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Southeast Area Tripartite homes in on ‘industrial evolution’

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Warren Fairley, IVP-Southeast, talks about the power in numbers when owners, contractors and Boilermakers collaborate.

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Jerry Payton, TVA’s Senior Program Manager for Industrial Relations, updates attendees on the MOST Owners Advisory Committee activities.

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Van Wardlaw, TVA Executive Vice President and Chief External Relations Officer, discusses the evolution of the industry.

SAFETY, THE FUTURE and updates on the M.O.R.E. Work Investment Fund and MOST were topical issues during the 2019 Southeast Area Tripartite March 27-29 in Destin, Florida. Seventy-five company representatives, contractors and Boilermakers met for the 12th year to discuss common issues and challenges to enhance collaboration across the industry.

“Boilermakers are committed to working together to solve the problems with your industries and organizations,” said Warren Fairley, International Vice President for the Southeast Section. “We must listen to each other so we can improve our ability to work together and increase our successes together.”

Fairley also touched on the M.O.R.E. Work Investment fund, noting that the Southeast Section has raised almost $434,000 this year to deploy toward marketing, organizing, recruitment and employment.

“The M.O.R.E. Work Investment Fund is good for the Boilermakers, because it focuses us on the critical areas of recruiting and training,” he said. “It’s good for contractors and owners, because it gives you access to more, safe, highly trained members, which will result in higher quality work.”

More highly trained Boilermakers means safer jobsites. Mark Garrett, Director of Health and Safety Services and MOST programs, discussed the importance of communication to developing and maintaining a safe working environment.

Business owners, contractors and workers build trust and respect with each other by communicating clear expectations about what they need to do a job safely and by encouraging active participation in the process, he said. “One of the key points to creating a culture of safety is to give people permission to think and contribute. It creates ownership of the safety program. When people feel like they’re part of something, they’re more apt to reach goals and help it succeed.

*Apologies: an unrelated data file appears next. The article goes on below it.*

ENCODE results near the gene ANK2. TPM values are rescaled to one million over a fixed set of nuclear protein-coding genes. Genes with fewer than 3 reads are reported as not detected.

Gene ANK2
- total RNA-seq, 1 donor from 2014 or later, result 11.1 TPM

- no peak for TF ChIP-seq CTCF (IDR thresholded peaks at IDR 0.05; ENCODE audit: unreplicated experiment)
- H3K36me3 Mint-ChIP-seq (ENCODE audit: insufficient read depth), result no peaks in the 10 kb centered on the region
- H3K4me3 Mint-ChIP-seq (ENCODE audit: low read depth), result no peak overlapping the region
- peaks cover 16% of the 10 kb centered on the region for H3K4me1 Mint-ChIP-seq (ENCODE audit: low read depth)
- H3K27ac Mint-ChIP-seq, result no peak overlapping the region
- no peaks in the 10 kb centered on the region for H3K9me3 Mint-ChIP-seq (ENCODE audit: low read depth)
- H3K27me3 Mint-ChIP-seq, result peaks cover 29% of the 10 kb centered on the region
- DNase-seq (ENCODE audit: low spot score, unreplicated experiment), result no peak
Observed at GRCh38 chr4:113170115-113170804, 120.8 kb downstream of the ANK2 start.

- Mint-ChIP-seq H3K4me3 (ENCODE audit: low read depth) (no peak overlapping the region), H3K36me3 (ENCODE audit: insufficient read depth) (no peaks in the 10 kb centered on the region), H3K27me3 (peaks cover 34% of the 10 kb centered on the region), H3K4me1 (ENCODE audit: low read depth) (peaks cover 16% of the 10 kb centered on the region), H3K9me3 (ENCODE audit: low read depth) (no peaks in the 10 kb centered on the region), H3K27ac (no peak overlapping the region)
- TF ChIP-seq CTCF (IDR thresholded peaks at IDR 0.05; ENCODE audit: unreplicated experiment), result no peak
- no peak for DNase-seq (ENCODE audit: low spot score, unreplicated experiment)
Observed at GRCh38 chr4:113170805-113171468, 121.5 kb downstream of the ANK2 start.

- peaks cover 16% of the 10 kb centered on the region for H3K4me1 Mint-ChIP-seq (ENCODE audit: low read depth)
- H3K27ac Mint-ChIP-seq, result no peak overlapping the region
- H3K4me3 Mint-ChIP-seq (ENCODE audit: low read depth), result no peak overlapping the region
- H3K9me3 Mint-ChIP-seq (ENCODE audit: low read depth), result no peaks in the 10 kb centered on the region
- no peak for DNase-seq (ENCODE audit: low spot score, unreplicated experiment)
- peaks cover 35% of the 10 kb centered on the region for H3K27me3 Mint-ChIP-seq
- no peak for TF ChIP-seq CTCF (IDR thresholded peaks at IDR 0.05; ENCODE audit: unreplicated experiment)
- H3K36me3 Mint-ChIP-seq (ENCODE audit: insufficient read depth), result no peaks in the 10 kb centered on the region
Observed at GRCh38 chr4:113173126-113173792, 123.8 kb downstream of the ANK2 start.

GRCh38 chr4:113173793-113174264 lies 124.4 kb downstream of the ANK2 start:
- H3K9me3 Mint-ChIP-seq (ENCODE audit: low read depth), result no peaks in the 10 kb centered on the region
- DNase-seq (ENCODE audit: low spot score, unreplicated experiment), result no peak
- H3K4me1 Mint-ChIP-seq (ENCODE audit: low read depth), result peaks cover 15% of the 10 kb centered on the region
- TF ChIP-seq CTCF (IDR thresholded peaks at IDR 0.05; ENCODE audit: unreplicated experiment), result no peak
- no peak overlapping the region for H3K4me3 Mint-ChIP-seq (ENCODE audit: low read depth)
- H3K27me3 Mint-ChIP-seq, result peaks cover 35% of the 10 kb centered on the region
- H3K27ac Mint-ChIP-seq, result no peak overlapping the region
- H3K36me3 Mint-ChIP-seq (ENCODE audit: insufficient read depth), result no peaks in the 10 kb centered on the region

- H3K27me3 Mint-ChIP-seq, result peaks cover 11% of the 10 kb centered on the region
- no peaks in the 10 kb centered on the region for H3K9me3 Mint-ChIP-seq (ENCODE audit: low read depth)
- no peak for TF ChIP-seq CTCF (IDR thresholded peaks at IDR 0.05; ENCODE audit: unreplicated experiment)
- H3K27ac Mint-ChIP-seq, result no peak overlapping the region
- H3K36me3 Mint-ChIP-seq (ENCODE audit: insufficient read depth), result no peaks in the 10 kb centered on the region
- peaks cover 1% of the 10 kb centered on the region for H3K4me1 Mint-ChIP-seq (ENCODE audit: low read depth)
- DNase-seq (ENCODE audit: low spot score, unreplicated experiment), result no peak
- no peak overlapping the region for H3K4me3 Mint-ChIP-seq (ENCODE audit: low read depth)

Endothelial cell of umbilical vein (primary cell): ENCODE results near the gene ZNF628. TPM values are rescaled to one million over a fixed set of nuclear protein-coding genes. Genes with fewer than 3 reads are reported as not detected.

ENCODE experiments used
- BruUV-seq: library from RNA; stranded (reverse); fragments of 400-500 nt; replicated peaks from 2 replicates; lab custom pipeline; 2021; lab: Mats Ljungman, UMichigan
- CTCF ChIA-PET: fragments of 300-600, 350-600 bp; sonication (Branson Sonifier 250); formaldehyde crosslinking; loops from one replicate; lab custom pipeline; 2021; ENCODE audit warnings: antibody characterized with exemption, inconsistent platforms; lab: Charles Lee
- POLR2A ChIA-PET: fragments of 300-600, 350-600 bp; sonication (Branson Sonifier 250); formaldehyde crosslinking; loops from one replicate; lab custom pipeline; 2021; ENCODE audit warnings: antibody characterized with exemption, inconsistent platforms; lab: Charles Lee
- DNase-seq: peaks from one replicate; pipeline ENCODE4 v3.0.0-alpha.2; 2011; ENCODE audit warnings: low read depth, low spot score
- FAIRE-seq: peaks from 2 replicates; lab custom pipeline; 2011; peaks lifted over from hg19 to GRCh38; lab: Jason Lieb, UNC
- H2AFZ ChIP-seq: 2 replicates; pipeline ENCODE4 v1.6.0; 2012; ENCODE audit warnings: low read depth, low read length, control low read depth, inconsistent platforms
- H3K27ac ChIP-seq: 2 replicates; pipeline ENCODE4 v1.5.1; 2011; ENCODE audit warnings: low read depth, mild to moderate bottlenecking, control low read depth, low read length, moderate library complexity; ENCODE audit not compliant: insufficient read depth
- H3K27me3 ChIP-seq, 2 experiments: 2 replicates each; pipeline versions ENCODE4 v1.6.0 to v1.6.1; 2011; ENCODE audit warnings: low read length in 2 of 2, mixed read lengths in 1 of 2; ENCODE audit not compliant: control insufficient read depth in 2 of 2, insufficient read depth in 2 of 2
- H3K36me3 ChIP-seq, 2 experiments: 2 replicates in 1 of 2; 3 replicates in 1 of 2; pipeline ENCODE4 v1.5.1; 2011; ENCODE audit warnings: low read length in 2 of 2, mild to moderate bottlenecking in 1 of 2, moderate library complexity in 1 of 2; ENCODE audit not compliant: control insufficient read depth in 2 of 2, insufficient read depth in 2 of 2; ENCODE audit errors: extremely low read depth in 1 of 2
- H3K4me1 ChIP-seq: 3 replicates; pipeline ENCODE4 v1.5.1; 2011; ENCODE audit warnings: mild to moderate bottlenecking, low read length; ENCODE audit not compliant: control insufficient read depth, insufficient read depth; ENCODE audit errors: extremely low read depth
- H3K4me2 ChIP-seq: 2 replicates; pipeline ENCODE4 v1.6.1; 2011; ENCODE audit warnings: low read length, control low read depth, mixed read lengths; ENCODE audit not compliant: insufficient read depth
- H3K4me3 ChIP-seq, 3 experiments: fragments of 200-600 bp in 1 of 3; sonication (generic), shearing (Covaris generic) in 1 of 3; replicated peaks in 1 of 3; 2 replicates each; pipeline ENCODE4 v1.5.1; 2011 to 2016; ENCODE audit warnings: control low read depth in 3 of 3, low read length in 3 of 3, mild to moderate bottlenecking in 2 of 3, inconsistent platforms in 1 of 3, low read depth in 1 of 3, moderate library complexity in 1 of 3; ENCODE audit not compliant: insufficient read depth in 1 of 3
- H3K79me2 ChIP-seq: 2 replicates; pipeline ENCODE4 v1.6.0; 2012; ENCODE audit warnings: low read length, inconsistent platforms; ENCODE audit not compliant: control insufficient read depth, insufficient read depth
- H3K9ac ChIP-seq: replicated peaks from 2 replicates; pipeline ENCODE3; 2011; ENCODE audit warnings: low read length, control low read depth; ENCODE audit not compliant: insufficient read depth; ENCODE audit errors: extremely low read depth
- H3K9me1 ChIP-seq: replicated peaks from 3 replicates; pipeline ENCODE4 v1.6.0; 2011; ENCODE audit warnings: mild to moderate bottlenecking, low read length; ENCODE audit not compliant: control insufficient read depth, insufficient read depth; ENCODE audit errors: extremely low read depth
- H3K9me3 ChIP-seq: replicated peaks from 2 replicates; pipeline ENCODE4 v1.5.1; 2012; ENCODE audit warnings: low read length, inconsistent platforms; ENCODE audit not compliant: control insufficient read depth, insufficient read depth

“See something, say something,” Garrett concluded. “It doesn’t make you a rat or a snitch if you see somebody doing something unsafe and take the time to tell them how to perform the task in a safe manner. This could save a life — their life or someone else’s.”

In addition to the common goal of jobsite safety, tripartite speakers covered disaster relief, social media and industry evolution. Of special interest were dynamic keynote presentations by Tennessee Valley Authority’s Senior Program Manager for Industrial Relations and member of the MOST Owners Advisory Committee Jerry Payton and TVA Executive Vice President and Chief External Relations Officer Van Wardlaw.

Payton reported on MOST’s approach to teaching and learning based on human performance, noting the results-based method begins with a specific set of goals and then determines how teams and individuals work to satisfy those goals. “The Boilermakers MOST program was the first program of its type in the industry, and now several other crafts have adopted the same approach,” he said.

As it relates to safety, Payton said, the human performance technique has resulted in every member of the Owners Advisory Committee encouraging anyone on their property — whether that’s a utility, refinery or paper mill — to stop work to prevent a hazardous safety event.

“However, there is still work to do to change the culture of the workforce,” he said. He advised that MOST programs should continue to encourage workers to point out safety issues on the job and “get the right people involved to execute a change in plans so people don’t get hurt.”

Also from TVA, Wardlaw discussed the electricity industry’s resource evolution over the last 120 years from hydro, to coal, to nuclear, to natural gas, to the latest progression toward renewable and distributed energy resources (DER). DER is a resource generated near the point of use instead of at a centralized source such as a power plant. It can provide all or some of a regions’ immediate electric and power needs and includes solar, wind, combined heat and power, energy storage and demand response.

“DER is just the next piece,” Wardlaw said. “So, don’t let that shake you into thinking that suddenly everything that proceeded it will go away.”

His take on recent energy evolutions: The industry continues to morph as it’s always done, and while traditional energy supplies are impacted, they are still very viable. To deal with this rapidly changing landscape, Wardlaw advocates focusing on the “Three Ts:”

  • Talent — acknowledge the reality of the evolution and hire workers who have expertise in new technologies
  • Training — maintain workers who have skills in traditional energy sources and commit to investing in their growth
  • Trust — continue to build a reputation as a trustworthy partner

“The Boilermakers Creed says exactly what those Three Ts say,” Wardlaw concluded. “If we want to continue to be known as high quality craftsmen and be good at what we do, then we’re going to keep our people trained to make sure we’re successful for years to come.”

Published on the Web: June 4, 2019

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